House censures GOP rep for posting violent video depicting slaying of AOC
The House voted to censure Rep. Paul Gosar (R-AZ) and remove him from his committees over a violent social media post.
Censures are rare in the House, with the last one occurring over a decade ago. But Democratic leaders moved with haste after Gosar posted an anime video last week that depicted him killing Rep. Alexandria Ocasio-Cortez (D-N.Y.) and attacking President Joe Biden.
“Violence against women, workplace harassment, legal matters in terms of threatening a member and threatening the president of the United States,” House Speaker Nancy Pelosi (D-CA) said. “We have to address it immediately … it’s outrageous on the part of the Republican leadership not to act upon this.”
The formal admonishment will remove Gosar from both the Natural Resources and House Oversight committees, the latter of which Ocasio-Cortez is also a member.
“It is sad,” Ocasio-Cortez said. “It is a sad day in which a member who leads a political party in the United States of America cannot bring themselves to say that issuing a depiction of murdering a member of Congress is wrong.”
A House divided
Gosar deleted the video and issued a statement explaining his reasoning, but he did not offer an apology.
“I do not espouse violence towards anyone. I never have. It was not my purpose to make anyone upset. I voluntarily took the cartoon down, not because it was itself a threat, but because some thought it was. Out of compassion for those who generally felt offense, I self-censored,” Gosar said.
For some Republicans, Gosar’s statement and removal of the video were sufficient, and any further punishment was not necessary.
“I always give people the benefit of the doubt. Although I certainly disagree with the cartoon or whatever it was, he said he’s sorry. He certainly explained that he understands why it’s not right,” Rep. Jeff Van Drew (R-N.J.).
Some lawmakers reasoned that Gosar’s post exacerbated bipartisan tensions and violent rhetoric.
“It threatens members of Congress, but if we allow him to get away with it, anybody can be threatened,” said Rep. Gregory Meeks (D-N.Y.). “It also is a lightning rod to individuals who are crazy enough to try to carry something out — it gives the message that this would be OK.”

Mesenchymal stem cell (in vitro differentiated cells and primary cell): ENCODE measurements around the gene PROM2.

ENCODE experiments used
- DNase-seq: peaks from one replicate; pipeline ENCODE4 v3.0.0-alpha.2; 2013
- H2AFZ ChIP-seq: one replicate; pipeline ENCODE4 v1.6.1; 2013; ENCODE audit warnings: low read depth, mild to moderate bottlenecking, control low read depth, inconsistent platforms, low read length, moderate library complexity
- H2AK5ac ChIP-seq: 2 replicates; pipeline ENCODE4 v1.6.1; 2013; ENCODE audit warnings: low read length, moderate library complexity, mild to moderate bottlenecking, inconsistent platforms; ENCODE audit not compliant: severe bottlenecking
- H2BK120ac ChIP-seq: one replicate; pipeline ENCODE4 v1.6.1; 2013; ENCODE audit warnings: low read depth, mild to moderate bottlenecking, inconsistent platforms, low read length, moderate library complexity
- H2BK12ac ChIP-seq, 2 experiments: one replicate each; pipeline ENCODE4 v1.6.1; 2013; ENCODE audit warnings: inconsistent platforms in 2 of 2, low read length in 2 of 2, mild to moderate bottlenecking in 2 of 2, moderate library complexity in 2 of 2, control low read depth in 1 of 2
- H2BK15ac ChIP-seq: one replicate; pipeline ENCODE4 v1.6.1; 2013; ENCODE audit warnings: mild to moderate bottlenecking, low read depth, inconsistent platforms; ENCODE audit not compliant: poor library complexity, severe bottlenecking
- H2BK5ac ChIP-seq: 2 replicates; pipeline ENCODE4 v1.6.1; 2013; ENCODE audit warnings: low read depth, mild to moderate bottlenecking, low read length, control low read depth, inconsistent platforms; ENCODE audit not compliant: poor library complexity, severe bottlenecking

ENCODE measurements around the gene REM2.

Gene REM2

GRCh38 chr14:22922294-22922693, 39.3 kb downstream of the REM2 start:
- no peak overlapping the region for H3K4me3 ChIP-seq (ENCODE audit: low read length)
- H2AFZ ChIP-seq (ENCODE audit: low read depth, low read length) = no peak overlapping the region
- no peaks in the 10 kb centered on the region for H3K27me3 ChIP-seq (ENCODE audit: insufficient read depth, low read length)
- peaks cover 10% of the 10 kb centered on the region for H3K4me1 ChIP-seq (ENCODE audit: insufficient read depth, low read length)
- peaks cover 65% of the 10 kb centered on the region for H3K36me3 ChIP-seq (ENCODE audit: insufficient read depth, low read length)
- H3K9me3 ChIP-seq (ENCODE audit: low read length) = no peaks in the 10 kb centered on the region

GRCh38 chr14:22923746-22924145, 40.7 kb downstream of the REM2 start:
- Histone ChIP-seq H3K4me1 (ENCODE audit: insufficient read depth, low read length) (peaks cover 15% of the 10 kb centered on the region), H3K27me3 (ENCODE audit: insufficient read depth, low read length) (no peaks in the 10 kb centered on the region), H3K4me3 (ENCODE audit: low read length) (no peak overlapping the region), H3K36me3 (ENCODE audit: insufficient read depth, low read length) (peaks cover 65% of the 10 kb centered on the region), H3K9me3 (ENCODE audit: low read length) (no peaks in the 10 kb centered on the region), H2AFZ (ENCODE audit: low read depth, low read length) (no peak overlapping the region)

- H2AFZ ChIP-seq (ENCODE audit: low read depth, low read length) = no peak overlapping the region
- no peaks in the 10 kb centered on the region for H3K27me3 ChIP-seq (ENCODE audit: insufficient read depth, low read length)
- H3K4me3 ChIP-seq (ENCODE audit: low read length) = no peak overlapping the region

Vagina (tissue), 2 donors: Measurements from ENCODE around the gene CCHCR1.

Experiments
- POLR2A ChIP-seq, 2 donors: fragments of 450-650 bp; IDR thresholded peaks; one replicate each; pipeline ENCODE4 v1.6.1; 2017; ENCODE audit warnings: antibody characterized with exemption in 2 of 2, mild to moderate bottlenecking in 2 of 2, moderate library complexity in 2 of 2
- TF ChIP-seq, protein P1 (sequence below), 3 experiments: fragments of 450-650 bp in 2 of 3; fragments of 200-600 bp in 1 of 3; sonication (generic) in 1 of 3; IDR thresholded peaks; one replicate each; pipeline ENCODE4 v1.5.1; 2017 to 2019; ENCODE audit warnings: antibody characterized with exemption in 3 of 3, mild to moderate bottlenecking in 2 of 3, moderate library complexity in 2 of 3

Some House members opposed the censure because of its implications.
“I’m going to vote against it. It’s too broad. They’re taking unnecessary shots at Republicans,” said Rep. John Katko (R-N.Y.) ahead of the vote. “If we take over the House next year, the same thing can happen to Democrats.”
Democrats largely dismissed GOP claims that Democrats might face similar consequences if the House flips in the midterm elections, saying Gosar is an extreme example.
“If Democrats do something as egregious as Mr. Gosar they ought to be censured about it,” said House Majority Leader Steny Hoyer (D-N.Y.). “This is not a partisan issue. This is an issue about safety. Not inciting violence and acting in a way that is consistent with what the House ought to expect. Mr. Gosar did not do that.”
Censures are a rarity
Censures are rare in the House, with only 23 members ever being officially rebuked. The last censure was against then-Rep. Charlie Rangel (D-N.Y.) in 2010 for misusing federal resources, filing inaccurate financial disclosure forms, and failing to pay taxes on a rental property in the Dominican Republic.
“Censure should not be frivolous. This is a 10-year gap [from] the last time we did censure. I don’t like having the responsibility of punishing members,” said Rep. Sheila Jackson Lee (D-TX). “But what struck me was the reckless lack of consideration of what the remarks through a video would do in terms of the safety and security of the president of the United States and a member of Congress.”